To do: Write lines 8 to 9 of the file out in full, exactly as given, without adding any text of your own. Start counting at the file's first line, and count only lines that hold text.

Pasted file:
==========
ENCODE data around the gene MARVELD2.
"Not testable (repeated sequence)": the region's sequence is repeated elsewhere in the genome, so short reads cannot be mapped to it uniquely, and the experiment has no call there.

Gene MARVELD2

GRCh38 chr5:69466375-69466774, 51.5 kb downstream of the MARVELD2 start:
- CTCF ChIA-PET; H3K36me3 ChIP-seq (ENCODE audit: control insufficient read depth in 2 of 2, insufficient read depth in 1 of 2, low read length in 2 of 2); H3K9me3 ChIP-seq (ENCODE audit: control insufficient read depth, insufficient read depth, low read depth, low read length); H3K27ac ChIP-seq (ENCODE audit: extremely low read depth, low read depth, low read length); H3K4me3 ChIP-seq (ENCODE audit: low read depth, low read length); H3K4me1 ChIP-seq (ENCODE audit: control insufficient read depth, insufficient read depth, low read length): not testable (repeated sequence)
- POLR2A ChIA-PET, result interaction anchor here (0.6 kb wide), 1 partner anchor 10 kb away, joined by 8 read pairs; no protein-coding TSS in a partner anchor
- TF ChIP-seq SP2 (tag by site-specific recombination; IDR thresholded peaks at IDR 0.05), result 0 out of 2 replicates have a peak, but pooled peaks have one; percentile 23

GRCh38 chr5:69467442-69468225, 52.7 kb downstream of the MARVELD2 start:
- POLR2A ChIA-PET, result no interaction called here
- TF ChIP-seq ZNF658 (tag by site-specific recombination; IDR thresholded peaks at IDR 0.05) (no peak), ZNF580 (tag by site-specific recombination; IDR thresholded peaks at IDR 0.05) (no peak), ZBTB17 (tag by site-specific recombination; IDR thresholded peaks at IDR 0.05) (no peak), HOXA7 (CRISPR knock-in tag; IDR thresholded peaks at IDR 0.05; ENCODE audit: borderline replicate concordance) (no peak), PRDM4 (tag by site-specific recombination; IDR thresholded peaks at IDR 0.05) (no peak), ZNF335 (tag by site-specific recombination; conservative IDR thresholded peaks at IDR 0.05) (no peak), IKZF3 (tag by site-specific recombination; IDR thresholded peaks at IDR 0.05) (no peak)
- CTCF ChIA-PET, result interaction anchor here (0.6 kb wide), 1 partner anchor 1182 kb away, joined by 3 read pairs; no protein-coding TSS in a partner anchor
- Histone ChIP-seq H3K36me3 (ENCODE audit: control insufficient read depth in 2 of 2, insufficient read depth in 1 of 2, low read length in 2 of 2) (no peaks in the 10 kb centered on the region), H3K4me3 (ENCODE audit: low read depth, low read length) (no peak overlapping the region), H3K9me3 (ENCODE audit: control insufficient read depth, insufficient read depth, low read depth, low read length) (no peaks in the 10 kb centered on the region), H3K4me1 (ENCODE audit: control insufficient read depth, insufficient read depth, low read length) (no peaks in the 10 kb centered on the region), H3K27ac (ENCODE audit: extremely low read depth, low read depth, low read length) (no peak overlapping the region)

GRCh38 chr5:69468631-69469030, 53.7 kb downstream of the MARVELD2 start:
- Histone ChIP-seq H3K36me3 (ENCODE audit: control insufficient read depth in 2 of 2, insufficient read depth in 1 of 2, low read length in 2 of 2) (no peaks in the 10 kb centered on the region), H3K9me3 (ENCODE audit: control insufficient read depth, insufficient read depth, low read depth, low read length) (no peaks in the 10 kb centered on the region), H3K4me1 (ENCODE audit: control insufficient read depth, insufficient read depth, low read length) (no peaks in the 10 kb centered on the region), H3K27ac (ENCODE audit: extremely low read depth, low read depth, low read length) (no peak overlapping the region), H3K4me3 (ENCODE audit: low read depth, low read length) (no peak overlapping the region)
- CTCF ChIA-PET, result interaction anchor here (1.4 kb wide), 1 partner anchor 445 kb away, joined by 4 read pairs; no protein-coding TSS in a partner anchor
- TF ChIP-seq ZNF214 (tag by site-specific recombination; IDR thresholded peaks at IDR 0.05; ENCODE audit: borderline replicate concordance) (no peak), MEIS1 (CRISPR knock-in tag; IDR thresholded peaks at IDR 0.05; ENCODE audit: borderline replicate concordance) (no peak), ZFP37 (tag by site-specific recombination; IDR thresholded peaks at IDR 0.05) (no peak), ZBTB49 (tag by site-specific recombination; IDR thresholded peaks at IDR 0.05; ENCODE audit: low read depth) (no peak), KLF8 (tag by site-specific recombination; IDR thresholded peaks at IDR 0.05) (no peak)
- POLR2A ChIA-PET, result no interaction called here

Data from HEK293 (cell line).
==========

GRCh38 chr5:69467442-69468225, 52.7 kb downstream of the MARVELD2 start:
- POLR2A ChIA-PET, result no interaction called here